It's curious that offices, radio stations and sitting rooms have all been so well-observed in contemporary culture, yet the landscape of the classroom - where we've all spent so much of our lives - rarely is. A checklist of hackneyed stereotypes is usually rolled out: teachers look like a beleaguered platoon of shambling Jeremy Corbyns; white working-class kids are all "misunderstood" Tony Sopranos; anyone overweight is a self-loathing victim of 247 bullying.
The Bad Education Movie, the big screen outing of the unremarkable BBC Three sitcom, celebrates all these stereotypes con brio, and throws in some more for good measure.
The film is written by and stars Jack Whitehall (pictured, below) as history teacher and self-confessed "massive lad" Alfie Wickers, who escorts his beloved GCSE class on a post-exam trip to Cornwall with the express intention of taking them to the pub. In the first five minutes, a pupil asks his teacher, "Did you go on a post-GCSE trip, Sir?", to which he smugly replies, "Yeah, Shagaluf with the lads." You get the picture.
Just another `maverick' teacher
The motley crew swiftly get caught up in a series of "zany" capers that include a naked Alfie zip-lining across the Eden Project and a rowdy night with a one-legged stripper and the Cornish National Liberation Army. Fans of Game of Thrones will raise an eyebrow at the sight of Ser Jorah Mormont (Iain Glen); he delivers a rather fine performance as a weathered Cornish rogue.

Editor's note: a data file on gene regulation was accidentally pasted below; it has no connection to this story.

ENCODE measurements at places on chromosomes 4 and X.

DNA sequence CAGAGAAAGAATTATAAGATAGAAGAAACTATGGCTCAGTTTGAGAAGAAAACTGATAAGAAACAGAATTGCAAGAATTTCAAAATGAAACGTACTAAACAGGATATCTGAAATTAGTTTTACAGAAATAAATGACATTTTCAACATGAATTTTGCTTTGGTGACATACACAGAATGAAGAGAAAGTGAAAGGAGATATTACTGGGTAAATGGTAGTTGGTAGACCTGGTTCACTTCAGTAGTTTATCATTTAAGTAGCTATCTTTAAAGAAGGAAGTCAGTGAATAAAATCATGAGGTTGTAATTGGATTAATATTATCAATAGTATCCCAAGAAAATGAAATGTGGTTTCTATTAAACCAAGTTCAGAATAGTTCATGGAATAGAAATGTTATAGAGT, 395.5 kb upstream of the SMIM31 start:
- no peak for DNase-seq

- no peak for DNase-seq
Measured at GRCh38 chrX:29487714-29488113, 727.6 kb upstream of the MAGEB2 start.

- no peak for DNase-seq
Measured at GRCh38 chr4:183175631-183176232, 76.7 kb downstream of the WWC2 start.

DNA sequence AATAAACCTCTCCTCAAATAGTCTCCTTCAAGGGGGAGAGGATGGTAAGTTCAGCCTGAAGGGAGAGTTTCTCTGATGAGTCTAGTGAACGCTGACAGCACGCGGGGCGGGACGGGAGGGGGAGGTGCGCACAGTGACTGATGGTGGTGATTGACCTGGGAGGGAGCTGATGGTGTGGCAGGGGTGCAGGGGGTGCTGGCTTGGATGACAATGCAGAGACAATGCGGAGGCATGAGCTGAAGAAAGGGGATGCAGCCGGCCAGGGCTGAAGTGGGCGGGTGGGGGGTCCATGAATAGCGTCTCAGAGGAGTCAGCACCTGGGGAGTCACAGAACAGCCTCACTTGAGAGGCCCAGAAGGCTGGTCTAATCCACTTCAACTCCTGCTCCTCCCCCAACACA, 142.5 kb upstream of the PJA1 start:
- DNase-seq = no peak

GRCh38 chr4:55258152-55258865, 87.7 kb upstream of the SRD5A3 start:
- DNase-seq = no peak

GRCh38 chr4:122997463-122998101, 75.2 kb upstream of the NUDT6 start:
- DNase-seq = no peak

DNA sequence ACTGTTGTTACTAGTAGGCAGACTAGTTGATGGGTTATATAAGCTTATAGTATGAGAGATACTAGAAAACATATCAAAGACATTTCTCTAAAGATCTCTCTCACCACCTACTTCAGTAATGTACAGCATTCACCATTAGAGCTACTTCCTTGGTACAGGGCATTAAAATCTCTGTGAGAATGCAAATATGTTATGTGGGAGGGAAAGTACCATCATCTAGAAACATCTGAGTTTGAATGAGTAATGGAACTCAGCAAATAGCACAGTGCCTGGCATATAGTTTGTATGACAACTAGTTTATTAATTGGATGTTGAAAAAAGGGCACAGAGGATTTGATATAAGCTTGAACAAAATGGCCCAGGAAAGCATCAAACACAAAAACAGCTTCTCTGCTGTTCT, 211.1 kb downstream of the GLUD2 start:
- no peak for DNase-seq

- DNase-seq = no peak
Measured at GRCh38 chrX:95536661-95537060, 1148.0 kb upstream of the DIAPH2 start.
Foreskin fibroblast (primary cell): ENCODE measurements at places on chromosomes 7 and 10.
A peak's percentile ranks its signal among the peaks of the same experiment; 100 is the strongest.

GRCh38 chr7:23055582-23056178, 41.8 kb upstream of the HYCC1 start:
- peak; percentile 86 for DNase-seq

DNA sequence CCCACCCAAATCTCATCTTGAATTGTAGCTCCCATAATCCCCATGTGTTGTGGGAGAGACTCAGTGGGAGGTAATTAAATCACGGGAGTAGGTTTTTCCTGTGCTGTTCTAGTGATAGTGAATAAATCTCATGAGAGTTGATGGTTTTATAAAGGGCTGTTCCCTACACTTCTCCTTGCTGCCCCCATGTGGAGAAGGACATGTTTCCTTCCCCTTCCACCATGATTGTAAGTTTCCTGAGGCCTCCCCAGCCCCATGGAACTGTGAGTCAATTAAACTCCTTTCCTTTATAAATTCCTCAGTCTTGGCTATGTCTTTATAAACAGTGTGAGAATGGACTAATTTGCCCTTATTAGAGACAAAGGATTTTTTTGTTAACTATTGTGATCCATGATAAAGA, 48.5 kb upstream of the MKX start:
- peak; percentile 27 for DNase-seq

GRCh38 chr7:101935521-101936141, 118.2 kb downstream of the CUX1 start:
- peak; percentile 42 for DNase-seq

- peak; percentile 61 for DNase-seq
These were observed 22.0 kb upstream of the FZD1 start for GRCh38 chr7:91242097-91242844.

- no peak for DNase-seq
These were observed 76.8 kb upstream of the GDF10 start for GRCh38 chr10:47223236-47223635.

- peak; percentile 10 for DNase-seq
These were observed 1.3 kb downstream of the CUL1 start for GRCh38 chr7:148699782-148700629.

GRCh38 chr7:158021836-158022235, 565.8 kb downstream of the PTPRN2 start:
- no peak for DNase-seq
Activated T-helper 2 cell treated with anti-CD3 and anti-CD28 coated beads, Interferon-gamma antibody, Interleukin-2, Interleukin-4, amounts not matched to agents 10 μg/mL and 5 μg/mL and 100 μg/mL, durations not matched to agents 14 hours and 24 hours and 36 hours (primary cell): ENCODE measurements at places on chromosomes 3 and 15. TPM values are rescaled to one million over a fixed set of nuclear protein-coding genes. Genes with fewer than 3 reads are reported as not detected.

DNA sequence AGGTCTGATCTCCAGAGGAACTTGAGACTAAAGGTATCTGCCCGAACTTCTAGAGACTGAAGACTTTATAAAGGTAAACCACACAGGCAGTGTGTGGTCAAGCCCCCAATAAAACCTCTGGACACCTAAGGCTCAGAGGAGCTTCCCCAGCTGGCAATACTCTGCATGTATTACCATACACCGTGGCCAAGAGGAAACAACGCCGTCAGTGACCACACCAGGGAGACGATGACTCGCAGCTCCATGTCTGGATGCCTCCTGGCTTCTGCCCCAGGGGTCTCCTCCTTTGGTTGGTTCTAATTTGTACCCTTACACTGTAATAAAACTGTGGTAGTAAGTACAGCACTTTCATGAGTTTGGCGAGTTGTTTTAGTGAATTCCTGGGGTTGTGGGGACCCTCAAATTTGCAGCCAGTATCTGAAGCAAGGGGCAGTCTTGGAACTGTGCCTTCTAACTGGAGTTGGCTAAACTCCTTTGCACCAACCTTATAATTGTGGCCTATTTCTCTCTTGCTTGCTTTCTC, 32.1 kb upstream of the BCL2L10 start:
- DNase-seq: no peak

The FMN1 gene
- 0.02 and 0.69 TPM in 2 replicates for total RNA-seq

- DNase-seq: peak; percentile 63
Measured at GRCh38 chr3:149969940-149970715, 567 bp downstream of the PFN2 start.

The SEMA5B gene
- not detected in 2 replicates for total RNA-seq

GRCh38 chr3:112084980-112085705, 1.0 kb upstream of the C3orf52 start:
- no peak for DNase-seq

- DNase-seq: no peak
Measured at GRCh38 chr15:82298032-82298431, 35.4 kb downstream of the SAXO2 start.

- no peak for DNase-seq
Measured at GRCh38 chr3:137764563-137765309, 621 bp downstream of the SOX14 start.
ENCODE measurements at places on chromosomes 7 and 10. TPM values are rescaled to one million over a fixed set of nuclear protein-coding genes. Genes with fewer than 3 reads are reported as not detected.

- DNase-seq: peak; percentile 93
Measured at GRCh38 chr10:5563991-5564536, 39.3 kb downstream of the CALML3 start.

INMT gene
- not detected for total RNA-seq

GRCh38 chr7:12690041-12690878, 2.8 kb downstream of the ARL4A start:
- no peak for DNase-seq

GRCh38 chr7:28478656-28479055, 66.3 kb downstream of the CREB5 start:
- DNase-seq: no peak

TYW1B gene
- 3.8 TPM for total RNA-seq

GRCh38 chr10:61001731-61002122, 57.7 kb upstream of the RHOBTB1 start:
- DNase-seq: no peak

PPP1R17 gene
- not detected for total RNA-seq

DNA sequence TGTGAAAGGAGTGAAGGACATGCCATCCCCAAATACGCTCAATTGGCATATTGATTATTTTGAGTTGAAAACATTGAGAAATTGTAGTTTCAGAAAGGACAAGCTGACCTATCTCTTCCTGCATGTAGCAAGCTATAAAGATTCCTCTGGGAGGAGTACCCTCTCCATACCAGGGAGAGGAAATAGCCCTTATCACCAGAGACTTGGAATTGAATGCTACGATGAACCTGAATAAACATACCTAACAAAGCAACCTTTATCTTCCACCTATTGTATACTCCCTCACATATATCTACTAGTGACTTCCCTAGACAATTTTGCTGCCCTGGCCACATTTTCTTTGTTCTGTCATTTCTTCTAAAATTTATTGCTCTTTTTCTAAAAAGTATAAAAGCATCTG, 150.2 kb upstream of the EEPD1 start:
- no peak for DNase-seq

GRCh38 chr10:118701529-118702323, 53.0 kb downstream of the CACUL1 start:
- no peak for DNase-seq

The gang end up at a huge party at the home of an old friend (evil toff with disinterested and absent daddy: tick), who then forces Alfie to teabag a swan. This, like many of the big set-piece gags, is about as funny as.well, it's just not funny.
Ultimately, the film is an unfortunate collision of unabashed ladism and the "maverick teacher learns more from the kids than they learn from him" trope. Alfie is a "bad" teacher not because of his hapless nature, but rather because of the sinister and pathetic way in which he tries to befriend his students instead of actually teaching them anything.
He "loves" the kids so much that he wishes they would fail their GCSEs, stay on at school for sixth form and learn about the siege of Troy by throwing paper around. Like so much of the film, this is hilariously irreverent if your marker for hilarious irreverence is Two Pints of Lager and a Packet of Crisps.
The reason why comedies such as The Office, I'm Alan Partridge and The Royle Family endure is that they are based on truth, no matter how unpalatable and tragic. The truly disappointing thing about The Bad Education Movie is not that it isn't funny, but that it reheats tedious stereotypes about teachers and teaching that don't even attempt to nod in the direction of reality.
Carl Hendrick is head of learning and research at Wellington College in Berkshire. @C_Hendrick